Harmon Kardon audio components have a history of high regard in the home audio field dating back to the mid-1950s. Today the company markets a range of audio equipment, including speakers for home stereos, home theaters and computer systems. Since the company makes both active and passive speakers, there are a variety of things to check when your sound fails.
Harmon Kardon speakers use a variety of connections for speaker cables. Bare wires, RCA jacks and 1/8-inch audio plugs are the most common. If sound loss is intermittent, or failing in only one speaker, a loose connection is likely the culprit. Usually this can be corrected by removing the speaker wire and reconnecting it, regardless of connector type. If the problem persists, it may indicate a problem with the connecting cable or elsewhere in your audio chain.
Checking Speakers With Other Components
If the sound suddenly cuts out from all speakers in your system, it's not as likely that the culprit is a bad connection. You may be able to verify that your Harmon Kardon speakers are working by connecting them to another sound source with the same connection type. For example, Harmon Kardon computer speakers use a 1/8-inch stereo phono plug to connect to your sound card. A personal MP3 player also uses this type of connector, so if your speakers work fine with another source, look to the original sound source as the problem.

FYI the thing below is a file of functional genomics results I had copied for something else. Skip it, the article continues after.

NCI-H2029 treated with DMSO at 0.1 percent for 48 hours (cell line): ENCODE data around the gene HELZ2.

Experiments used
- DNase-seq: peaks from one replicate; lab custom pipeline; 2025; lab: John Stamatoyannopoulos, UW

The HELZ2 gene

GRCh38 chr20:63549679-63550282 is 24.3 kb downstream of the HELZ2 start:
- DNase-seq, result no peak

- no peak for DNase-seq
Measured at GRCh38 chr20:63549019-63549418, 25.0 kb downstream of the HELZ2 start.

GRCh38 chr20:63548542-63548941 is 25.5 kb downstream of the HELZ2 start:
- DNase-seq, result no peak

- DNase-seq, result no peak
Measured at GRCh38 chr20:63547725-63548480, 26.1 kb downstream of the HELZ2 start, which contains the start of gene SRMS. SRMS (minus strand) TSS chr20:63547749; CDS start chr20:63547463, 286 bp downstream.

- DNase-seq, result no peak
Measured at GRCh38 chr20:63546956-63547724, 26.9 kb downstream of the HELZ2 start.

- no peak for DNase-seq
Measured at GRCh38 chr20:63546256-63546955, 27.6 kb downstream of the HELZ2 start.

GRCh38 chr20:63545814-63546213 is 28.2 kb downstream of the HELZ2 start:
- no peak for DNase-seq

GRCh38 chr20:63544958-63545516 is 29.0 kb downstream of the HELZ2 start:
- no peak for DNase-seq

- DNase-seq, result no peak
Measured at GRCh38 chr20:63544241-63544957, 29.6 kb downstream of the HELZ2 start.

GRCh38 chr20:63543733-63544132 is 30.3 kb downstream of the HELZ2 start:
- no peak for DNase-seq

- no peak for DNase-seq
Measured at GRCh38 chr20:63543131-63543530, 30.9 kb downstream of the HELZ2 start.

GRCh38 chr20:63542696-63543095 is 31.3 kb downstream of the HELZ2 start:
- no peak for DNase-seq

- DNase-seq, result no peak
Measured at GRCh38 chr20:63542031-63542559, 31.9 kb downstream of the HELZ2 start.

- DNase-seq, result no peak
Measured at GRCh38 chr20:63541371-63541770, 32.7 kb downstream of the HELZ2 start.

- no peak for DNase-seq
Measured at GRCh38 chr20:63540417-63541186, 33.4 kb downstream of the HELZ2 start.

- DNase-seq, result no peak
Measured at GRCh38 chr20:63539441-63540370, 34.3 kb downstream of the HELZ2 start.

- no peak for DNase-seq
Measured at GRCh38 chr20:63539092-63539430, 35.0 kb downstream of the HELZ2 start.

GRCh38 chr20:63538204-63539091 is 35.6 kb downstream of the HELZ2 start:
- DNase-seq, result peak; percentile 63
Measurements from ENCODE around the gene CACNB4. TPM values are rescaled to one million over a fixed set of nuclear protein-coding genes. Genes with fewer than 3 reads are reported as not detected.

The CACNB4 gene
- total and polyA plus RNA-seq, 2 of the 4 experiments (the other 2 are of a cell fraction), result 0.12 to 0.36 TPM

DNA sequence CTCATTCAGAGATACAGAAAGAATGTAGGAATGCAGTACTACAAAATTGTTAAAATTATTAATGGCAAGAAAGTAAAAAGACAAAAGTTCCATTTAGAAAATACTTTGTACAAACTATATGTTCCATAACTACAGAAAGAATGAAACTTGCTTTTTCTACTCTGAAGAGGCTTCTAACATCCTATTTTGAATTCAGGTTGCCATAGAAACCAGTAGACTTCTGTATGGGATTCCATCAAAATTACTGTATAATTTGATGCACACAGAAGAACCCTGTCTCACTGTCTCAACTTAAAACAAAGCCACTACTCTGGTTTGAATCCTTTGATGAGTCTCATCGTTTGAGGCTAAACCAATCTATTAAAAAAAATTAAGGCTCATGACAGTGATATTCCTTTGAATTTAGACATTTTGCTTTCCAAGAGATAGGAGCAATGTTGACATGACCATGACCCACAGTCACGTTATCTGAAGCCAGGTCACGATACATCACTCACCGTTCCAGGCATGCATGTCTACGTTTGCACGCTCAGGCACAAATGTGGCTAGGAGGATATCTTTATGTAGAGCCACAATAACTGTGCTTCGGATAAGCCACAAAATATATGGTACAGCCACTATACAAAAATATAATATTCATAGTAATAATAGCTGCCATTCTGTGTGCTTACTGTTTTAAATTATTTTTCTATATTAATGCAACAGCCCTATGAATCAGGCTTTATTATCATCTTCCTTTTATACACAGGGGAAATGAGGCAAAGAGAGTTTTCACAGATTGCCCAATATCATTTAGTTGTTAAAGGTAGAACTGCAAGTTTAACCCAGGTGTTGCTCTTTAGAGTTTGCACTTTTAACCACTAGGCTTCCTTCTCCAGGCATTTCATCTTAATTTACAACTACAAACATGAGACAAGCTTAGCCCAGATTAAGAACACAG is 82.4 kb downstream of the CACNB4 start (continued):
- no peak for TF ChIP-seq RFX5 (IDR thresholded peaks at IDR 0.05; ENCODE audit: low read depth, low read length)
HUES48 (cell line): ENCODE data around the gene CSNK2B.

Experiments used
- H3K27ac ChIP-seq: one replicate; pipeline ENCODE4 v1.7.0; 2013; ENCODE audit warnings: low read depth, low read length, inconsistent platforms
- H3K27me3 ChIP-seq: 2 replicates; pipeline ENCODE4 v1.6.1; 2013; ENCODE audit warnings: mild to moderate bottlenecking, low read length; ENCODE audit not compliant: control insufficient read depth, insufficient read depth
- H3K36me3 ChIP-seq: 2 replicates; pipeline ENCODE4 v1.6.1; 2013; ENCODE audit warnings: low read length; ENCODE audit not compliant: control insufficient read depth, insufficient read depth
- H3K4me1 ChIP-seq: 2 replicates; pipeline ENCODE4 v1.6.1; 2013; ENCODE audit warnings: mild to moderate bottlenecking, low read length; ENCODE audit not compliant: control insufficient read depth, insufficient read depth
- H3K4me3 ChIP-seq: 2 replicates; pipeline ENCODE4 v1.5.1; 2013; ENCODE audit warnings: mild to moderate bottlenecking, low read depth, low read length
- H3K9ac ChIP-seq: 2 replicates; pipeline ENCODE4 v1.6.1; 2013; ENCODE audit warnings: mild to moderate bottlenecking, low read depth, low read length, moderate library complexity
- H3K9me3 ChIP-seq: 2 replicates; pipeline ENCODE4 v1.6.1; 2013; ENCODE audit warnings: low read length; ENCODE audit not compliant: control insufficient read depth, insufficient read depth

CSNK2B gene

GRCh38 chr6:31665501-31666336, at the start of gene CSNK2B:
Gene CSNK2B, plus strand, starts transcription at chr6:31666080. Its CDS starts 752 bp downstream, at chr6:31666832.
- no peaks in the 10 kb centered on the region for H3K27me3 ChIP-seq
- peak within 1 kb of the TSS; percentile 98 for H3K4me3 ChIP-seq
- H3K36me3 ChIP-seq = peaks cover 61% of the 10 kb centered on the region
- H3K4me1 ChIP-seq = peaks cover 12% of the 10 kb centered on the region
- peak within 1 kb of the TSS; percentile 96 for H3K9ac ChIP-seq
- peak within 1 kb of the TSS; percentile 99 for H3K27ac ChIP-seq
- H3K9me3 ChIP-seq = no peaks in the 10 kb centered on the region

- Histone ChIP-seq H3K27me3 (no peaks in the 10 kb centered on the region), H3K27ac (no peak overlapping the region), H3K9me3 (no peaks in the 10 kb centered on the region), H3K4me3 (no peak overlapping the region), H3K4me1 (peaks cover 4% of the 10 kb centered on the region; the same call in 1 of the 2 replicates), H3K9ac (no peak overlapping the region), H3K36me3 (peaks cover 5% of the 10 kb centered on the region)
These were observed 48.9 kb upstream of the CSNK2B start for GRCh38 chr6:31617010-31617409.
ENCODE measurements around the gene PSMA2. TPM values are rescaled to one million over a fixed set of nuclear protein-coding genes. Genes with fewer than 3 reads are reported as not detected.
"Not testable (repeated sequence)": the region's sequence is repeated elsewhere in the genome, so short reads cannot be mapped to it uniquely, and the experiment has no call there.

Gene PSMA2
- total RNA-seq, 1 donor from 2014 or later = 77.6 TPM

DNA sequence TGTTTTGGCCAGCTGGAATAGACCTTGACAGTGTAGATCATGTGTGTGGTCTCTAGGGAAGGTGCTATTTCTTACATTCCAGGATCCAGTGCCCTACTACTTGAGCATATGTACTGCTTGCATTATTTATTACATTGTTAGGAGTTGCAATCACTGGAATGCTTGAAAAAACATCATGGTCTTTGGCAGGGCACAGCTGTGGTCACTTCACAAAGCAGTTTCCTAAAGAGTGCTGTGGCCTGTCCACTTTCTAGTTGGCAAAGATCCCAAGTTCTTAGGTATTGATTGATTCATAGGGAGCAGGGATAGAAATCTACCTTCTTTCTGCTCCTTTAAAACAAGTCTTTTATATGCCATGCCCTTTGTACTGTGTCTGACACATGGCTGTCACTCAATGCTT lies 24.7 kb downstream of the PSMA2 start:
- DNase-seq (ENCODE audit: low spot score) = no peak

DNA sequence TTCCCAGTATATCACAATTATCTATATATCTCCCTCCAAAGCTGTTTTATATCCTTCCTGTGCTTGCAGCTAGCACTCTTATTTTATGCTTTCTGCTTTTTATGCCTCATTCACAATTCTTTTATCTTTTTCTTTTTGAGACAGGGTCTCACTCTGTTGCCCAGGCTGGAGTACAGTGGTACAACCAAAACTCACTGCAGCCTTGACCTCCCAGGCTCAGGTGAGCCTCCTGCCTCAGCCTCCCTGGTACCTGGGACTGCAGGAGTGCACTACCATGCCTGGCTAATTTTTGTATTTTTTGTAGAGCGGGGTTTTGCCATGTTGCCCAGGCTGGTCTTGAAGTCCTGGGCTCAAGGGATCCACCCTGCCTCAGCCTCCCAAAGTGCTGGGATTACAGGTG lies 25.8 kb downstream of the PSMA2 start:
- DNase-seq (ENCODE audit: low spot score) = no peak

Harmon Kardon markets speakers with matching amplifiers built in to the speaker or subwoofer enclosure. Active speakers require power for the amplifiers, so this type of speaker will have a power cable. Frequently, removable power cables can work away from terminal contacts without physically disconnecting from the speaker. Press the cable firmly into the speaker or subwoofer to ensure connection. Check the connection at the wall plug, and check that the power switch is on and any indicator light is on. If power connections are checked but indicators don't light up, your speakers may require service.
Harmon Kardon components are collectibles among audiophiles; older speakers, well cared for, still sound good today. Older speaker design often uses bare wire and post terminals to connect speakers to amplifiers. Over time, oxides can build up on both the posts and speaker wire. While reconnecting usually addresses this, speaker posts can benefit from cleaning. Using a pencil eraser or light steel wool to polish up the metal parts of the speaker post removes oxides which interfere with reliable connections.
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